Assessing storm damage

Due to the most diabolical weather conditions, I haven’t been down to visit the allotment… Yesterday I managed to nip out and assess the damage.

The last time I managed to visit the allotment was on the 8th February – whereby I managed to finish the last of the main beds, on the second half of the plot. That resulted in something like this:

There may be some more beds here and there, but by and by this means that I can turn my focus onto sowing some seeds and growing some fruit and veg year – which is something I haven’t done too much of the last twelve months.

Since 8th February which is two (almost three) weeks ago, I’ve not been able to get to allotment at all thanks to Storm Dennis and Storm Ciara raining down and blowing a hooley.

Today, for a couple of hours there was a rest bite from all of this, and with the evenings getting a touch longer, I was able to give the plot a visit to assess the damage.

The weather was still a little brisk, and the temperatures have certainly dropped over the last fortnight – but undeterred I put on scarf and a woolly hat off I went.

What struck me first was how much this bucket had filled up in two and half weeks – this was empty when I last saw it. I think this really put the amount of rain we’ve had into context..

But looking around, I have to say (and thankfully!), there wasn’t really much damage at all!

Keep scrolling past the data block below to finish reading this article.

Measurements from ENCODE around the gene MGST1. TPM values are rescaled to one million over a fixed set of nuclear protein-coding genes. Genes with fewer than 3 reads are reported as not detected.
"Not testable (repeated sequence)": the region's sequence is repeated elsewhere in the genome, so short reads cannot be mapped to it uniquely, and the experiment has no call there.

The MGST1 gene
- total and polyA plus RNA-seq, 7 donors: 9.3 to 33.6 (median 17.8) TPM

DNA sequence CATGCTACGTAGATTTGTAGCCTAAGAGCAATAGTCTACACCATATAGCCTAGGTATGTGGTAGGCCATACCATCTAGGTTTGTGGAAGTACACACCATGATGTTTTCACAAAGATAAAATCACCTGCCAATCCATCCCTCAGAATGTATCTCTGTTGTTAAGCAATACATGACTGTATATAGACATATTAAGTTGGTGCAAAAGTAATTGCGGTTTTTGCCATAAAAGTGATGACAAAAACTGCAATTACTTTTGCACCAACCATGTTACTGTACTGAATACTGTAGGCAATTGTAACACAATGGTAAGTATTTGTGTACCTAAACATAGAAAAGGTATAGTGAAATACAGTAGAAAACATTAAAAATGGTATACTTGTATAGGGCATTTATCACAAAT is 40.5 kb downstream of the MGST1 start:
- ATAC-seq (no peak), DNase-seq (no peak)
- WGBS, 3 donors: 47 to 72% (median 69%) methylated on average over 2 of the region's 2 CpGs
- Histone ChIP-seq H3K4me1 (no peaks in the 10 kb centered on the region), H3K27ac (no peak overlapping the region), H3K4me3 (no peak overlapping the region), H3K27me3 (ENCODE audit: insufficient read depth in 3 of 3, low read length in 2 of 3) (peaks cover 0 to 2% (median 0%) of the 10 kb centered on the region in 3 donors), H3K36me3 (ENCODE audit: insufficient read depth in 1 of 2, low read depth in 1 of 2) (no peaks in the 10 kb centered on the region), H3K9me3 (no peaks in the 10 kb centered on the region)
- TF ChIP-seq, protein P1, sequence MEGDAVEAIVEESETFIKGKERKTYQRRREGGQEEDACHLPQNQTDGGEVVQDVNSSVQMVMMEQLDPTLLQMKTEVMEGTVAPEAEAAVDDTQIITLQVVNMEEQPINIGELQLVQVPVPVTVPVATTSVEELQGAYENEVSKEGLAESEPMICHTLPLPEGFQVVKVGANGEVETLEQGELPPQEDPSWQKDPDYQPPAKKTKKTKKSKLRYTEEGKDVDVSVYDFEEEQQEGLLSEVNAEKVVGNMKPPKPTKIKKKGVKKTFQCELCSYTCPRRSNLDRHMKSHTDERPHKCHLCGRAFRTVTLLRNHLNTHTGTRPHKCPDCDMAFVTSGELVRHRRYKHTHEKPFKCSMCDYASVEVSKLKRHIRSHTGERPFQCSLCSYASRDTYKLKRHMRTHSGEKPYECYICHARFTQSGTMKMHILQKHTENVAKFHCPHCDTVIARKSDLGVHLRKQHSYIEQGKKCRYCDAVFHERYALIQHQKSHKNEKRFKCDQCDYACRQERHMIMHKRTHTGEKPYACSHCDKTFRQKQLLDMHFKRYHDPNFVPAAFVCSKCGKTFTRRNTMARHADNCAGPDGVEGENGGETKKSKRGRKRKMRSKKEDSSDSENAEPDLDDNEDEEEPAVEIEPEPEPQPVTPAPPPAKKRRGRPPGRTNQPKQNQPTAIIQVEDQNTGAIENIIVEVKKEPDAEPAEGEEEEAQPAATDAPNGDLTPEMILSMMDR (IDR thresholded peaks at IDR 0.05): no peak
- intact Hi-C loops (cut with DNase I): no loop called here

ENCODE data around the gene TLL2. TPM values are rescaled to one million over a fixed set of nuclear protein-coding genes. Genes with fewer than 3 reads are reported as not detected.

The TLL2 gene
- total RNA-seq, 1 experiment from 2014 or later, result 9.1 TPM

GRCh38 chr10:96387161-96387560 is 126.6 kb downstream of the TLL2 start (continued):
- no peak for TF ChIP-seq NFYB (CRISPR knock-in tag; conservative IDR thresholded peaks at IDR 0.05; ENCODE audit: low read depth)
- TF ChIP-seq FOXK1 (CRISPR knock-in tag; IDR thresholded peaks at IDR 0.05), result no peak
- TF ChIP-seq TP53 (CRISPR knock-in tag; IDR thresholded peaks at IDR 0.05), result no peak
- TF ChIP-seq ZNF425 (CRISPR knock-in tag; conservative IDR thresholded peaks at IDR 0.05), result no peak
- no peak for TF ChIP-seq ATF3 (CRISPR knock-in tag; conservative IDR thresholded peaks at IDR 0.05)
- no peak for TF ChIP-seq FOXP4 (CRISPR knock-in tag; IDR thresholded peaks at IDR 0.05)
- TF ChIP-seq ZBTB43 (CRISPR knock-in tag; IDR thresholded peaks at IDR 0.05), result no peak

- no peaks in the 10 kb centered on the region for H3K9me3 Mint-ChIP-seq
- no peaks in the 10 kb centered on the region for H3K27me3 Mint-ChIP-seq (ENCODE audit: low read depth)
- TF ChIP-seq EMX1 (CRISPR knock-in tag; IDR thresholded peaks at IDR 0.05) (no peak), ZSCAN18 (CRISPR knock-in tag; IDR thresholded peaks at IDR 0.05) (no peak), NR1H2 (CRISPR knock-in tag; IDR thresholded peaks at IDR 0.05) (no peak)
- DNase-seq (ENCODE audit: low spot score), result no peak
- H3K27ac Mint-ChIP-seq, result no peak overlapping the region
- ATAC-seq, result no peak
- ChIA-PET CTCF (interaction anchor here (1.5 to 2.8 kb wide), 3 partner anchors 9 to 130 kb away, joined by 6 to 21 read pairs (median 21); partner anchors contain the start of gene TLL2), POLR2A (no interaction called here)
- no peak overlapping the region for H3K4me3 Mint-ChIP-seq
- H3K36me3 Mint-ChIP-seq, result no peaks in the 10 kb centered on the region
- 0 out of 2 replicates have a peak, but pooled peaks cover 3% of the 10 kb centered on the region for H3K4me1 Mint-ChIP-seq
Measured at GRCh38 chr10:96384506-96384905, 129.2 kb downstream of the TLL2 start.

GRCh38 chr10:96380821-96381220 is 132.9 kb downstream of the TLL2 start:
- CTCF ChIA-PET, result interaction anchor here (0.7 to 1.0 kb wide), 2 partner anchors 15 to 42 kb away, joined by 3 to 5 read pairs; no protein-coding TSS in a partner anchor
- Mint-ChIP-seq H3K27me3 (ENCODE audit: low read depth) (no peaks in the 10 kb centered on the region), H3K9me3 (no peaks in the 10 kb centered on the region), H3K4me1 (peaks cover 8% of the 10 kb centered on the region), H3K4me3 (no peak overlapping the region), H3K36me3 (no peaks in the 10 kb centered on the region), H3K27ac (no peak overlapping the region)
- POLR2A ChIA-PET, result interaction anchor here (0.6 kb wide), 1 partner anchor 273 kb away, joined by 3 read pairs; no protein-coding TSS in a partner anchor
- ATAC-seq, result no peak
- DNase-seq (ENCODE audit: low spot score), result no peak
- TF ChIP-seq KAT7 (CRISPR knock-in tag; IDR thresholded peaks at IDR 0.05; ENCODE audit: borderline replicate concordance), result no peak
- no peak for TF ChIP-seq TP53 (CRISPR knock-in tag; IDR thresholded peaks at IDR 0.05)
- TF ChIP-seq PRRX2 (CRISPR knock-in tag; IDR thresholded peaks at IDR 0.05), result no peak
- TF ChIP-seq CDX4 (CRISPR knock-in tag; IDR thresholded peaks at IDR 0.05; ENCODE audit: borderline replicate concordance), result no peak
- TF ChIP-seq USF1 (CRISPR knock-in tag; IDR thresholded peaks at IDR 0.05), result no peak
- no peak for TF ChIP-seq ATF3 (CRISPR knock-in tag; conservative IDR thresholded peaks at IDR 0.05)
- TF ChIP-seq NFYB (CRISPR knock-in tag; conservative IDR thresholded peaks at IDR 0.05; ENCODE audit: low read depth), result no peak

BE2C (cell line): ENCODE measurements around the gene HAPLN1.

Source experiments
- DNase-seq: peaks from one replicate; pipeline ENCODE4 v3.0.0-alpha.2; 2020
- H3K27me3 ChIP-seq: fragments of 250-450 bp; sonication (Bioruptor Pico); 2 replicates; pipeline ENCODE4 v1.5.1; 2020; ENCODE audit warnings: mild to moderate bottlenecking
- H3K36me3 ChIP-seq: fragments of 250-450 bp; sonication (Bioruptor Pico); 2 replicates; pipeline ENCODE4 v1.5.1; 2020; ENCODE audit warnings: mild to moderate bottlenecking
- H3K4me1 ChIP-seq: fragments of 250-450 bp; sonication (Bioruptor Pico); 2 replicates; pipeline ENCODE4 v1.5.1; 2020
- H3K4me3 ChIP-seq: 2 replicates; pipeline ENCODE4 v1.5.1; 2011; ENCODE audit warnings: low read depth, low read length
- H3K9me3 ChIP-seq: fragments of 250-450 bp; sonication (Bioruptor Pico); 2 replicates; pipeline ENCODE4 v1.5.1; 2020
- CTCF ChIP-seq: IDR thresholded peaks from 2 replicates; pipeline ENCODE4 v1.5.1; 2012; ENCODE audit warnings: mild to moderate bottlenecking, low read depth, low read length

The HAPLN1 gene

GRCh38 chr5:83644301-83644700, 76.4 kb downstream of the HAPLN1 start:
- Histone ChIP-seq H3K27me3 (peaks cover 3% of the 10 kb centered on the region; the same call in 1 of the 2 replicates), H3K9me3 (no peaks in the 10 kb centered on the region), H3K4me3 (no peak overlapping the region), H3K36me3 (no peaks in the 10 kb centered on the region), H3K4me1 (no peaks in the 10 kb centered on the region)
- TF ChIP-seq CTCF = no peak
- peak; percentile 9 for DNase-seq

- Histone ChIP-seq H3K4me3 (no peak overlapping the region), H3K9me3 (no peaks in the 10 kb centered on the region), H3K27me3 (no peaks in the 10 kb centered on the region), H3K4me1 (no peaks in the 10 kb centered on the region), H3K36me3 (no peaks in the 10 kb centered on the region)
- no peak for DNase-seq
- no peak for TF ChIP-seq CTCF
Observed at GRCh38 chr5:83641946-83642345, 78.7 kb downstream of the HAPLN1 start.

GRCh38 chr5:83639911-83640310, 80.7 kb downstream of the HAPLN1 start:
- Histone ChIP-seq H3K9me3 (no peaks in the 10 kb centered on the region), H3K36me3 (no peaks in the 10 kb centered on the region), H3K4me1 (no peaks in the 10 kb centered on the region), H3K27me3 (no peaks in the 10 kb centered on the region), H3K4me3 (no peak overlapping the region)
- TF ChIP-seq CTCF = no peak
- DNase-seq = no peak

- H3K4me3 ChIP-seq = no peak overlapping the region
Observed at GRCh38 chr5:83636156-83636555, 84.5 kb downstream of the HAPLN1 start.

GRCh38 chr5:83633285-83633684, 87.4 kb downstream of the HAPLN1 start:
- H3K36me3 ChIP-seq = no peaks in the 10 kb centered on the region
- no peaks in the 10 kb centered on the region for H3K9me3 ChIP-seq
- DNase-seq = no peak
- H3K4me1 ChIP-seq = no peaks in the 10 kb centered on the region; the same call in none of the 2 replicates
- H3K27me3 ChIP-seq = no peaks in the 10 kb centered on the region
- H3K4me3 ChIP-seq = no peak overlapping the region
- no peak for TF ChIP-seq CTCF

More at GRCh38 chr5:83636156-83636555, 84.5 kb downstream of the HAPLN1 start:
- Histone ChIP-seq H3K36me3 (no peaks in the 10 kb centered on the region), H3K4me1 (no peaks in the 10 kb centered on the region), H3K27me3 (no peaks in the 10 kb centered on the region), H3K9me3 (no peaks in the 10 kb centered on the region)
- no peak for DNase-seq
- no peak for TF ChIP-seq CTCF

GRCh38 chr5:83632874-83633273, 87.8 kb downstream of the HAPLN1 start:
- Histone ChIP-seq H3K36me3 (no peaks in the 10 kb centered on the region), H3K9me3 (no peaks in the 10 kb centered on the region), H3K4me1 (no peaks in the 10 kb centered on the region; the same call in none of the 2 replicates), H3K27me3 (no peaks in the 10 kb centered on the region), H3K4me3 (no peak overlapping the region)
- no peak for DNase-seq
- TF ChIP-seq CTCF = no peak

Touching wood, the most upheaval the plot had seen, are pallets that have been blown over – and to be fair, I had only just propped them up against some empty pallet boxes.

I’m conscious that the temperature has dropped over the last couple of weeks, so I was fully expecting to be see some frost damage but on contrary I was greeted with some heathy, green plumes of rhubarb leaves.

And that wasn’t all!

The raspberries were also showing signs of life, which was a nice sight to behold. This would be the second year of growing raspberry plants and they proved to be a nice treat over the winter months.

Interestingly, there’s more life on the autumn raspberry bushes than there are on the spring bushes – so let’s see what happens there as the year goes on.

I was also expecting the beds to be a little bit waterlogged, but thankfully that wasn’t the case – although the ground is very soft.

Towards the end of the plot – sits a plum tree, and I was most encouraged to see fresh buds running up and down the stems of the tree.

Not so long ago, I foolishly gave this a tree a prune, (only a very light prune) to avoid stems blowing in the wind and causing damage to one another. I wouldn’t usually do this, as you’re meant to prune fruit trees, that produce fruit with a stone, in the spring.

I was quite glad to see the tree showing signs of fresh life during these conditions.

I made very quick video showing you the plot of what it looks like typically in the winter, with spring just around corner.

Love to hear how others are getting on in the comments below.

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